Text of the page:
A show that wittily skewers greed and power-lust in all its forms.


By Joel Benjamin


Michael Roberts who wrote the book and the songs for Greed: A Musical for Our Time has targeted a lot of sitting ducks, easy prey, but more often than not, he makes devastating mincemeat out of all the possible forms of greed and power-lust, from an infant not parting with his toys and his mother’s breast, to the scoundrel Bernie Madoff and his cruel Ponzi scheme.  Even Mr. Ponzi, himself, comes in for a licking!

Four marvelous performers, who change character—and costumes—with lightning speed, give life to Mr. Roberts’ songs which go from the obvious “I Like Things,” a paean to the worship of material things to an especially timely “When I Saw the Doctor,” a bashing of the medical establishment, lead by the ebullient Stephanie D’Abruzzo (of Avenue Q fame).

Often the songs fly happily past the borders of political correctness as in “Another Kid,” sung by Julia Burrows as a welfare mother who profits from bearing children, and “It’s Bernie,” led by James Donegan as a flamboyant Bernie Madoff where some references to his religion may offend some.

The second of three “It’s Mine” songs—the first involved the above-mentioned infant—shows Ms. D’Abruzzo and Ms. Burrows lusting after works of art for all the wrong reasons.  “Passing the Mortgages,” sung by the company (which also includes Neal Mayer), is an incredibly apt critical look at the makings of the huge financial boondoggle that impoverished the United States and much of the world.  In “Financial Advisor” a couple gets a lesson in gobbledygook jargon as they seek financial help.  Charles Ponzi comes in for a not so good-natured ribbing in a witty tarantella called “Charlie’s Song,” sung by Mr. Donegan.   Medical insurance companies, wives killing husbands for their money and tax cheats all come under Mr. Robert’s eagle-eyed analysis in songs that range in style from pop to Latin to ethnic.   The four performers are constantly on the go switching characters with split-second timing, each singing and acting with skill.  It’s hard to imagine a better cast, all so different from each other, whose voices and acting styles mesh so well.  It’s a credit to Christopher Scott’s direction.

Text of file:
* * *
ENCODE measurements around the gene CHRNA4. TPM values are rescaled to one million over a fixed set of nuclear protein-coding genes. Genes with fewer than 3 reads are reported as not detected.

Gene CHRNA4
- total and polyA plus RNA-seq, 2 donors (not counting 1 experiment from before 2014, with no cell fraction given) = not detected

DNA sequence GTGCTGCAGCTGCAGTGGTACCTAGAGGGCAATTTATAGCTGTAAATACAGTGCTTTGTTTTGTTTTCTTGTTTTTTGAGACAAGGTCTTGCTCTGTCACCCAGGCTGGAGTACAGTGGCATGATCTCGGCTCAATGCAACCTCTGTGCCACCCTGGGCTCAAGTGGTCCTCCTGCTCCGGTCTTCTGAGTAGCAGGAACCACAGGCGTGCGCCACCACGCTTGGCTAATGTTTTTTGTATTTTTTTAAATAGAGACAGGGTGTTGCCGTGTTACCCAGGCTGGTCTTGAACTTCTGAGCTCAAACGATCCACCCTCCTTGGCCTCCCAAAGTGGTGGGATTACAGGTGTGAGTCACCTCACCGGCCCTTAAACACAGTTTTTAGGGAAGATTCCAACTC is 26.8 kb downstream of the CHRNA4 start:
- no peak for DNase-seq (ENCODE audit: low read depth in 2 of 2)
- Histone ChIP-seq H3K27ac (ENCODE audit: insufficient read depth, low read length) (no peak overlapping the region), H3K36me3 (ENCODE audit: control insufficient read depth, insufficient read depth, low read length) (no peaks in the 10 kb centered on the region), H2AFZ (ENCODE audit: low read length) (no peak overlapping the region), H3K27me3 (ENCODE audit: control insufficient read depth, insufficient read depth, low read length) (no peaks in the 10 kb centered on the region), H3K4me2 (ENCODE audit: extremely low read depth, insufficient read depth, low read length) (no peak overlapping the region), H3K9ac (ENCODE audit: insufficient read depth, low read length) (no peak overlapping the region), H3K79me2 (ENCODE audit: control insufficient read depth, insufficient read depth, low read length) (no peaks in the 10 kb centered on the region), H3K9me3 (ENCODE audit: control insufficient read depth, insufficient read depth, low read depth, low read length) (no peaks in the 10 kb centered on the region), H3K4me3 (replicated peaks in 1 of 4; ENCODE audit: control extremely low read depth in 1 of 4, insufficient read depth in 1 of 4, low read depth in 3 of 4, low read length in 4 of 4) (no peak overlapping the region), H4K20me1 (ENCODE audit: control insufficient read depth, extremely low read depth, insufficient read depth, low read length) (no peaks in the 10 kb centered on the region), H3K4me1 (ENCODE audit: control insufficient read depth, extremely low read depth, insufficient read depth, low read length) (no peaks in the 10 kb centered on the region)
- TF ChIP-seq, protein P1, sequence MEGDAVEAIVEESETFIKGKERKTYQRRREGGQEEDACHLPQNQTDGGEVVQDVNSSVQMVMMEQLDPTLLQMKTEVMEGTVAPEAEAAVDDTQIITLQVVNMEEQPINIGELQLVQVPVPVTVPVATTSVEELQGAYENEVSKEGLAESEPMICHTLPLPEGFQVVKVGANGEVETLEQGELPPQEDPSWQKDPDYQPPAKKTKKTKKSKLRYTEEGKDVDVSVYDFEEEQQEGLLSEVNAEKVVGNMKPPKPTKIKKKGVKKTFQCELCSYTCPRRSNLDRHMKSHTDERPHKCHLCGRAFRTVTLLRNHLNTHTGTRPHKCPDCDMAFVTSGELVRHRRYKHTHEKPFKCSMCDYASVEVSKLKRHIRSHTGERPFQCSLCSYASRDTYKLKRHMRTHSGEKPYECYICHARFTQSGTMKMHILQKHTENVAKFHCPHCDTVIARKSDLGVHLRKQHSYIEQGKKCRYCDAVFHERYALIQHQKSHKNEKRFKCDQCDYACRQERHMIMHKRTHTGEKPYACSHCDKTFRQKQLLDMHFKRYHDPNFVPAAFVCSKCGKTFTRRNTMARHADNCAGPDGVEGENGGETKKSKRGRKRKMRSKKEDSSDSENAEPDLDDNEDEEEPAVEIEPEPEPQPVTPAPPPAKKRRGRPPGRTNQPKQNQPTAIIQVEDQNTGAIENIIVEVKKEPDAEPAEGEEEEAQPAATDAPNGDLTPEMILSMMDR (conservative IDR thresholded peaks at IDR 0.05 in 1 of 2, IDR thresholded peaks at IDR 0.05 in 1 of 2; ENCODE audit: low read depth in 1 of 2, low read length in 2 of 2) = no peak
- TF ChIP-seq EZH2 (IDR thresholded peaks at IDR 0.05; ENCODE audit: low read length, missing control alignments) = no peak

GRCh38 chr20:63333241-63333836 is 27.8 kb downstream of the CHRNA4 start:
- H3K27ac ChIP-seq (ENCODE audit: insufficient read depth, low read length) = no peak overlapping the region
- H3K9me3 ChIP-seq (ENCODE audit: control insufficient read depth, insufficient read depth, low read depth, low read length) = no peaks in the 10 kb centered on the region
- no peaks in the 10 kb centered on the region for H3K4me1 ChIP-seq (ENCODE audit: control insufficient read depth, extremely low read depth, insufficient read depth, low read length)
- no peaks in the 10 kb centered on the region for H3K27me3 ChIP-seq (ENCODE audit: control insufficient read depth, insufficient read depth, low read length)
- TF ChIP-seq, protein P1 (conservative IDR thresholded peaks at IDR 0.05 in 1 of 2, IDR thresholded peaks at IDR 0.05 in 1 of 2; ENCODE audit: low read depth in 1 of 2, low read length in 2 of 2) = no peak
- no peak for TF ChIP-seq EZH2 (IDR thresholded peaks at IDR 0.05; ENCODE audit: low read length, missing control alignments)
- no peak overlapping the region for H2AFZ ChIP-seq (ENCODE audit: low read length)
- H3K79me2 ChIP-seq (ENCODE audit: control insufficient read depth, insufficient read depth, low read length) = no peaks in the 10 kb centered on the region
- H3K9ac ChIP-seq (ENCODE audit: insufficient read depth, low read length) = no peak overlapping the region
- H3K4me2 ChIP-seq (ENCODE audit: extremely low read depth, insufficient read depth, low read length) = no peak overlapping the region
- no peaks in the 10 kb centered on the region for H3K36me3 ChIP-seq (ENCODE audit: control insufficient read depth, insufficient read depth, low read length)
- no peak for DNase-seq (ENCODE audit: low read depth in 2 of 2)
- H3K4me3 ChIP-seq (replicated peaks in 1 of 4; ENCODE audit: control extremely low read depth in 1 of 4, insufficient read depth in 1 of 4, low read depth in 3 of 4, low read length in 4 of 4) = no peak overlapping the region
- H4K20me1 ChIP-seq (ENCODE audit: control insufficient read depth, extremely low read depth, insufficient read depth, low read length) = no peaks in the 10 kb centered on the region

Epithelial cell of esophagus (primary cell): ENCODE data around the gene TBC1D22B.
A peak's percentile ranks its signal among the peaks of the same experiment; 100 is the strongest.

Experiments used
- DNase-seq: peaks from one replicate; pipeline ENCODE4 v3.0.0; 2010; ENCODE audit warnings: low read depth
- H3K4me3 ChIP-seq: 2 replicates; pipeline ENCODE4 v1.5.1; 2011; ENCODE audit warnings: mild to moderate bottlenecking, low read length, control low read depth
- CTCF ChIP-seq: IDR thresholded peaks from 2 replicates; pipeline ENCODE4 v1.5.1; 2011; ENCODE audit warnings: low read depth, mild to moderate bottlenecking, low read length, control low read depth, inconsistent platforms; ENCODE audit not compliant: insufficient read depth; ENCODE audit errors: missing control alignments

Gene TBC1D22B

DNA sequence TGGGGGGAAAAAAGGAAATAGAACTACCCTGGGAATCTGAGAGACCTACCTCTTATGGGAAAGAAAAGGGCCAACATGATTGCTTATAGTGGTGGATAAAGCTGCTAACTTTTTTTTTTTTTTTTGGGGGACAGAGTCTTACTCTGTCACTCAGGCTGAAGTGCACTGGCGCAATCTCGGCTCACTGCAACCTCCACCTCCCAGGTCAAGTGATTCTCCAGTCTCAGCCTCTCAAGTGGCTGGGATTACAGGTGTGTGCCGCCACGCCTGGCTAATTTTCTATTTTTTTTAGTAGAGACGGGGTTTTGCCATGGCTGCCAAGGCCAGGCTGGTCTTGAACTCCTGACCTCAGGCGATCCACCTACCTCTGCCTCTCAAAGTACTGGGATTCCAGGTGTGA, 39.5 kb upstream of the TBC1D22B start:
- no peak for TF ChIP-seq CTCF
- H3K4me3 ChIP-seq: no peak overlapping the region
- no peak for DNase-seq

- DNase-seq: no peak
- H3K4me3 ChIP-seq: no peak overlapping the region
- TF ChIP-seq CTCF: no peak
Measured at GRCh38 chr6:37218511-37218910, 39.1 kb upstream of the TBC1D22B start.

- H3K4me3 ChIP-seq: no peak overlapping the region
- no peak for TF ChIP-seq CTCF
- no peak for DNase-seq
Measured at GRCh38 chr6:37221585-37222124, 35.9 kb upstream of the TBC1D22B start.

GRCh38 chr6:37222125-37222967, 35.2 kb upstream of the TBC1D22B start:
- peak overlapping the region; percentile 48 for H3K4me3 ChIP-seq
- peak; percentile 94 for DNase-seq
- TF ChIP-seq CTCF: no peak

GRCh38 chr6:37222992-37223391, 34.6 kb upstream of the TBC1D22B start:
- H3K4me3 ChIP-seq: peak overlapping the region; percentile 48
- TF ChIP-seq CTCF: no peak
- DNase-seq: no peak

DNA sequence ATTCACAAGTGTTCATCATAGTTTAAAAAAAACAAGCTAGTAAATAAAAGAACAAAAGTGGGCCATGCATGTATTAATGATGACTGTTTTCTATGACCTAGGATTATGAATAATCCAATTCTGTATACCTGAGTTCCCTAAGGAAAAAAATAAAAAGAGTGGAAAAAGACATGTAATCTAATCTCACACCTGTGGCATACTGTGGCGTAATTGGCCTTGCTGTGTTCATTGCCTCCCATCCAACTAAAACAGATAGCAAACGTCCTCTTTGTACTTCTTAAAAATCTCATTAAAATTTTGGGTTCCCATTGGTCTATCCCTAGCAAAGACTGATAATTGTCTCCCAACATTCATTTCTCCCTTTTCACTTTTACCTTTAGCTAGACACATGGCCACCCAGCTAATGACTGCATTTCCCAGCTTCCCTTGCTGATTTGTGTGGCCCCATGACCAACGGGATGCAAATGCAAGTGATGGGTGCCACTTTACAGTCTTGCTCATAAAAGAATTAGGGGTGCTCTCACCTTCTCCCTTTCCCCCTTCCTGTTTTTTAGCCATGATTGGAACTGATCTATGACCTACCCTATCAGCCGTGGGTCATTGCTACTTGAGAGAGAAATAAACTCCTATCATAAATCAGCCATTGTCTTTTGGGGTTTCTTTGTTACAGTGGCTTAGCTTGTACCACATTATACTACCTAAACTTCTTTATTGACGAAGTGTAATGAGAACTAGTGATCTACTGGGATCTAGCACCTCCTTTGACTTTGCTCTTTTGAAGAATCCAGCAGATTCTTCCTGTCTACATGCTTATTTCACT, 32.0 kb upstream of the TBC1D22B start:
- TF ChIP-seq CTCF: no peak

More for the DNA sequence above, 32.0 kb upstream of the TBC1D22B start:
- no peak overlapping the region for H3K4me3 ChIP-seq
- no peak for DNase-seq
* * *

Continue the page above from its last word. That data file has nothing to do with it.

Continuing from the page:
The simple set by Josh Iacovelli, of a very modern table and chairs which become everything from offices to hospital rooms, was brilliant as were the costumes of Dustin Cross.

But, it is Mr. Roberts’ songs that take the place of honor.  He has a gift for satire and is both musically and lyrically literate—and lots of fun!

*Photos: Carol Rosegg

Greed:  A Musical for Our Times

New World Stages – Stage 2

340 West 50th St.

New York, NY

Tickets:  212-239-6200 or

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Running time: 90 minutes, no intermission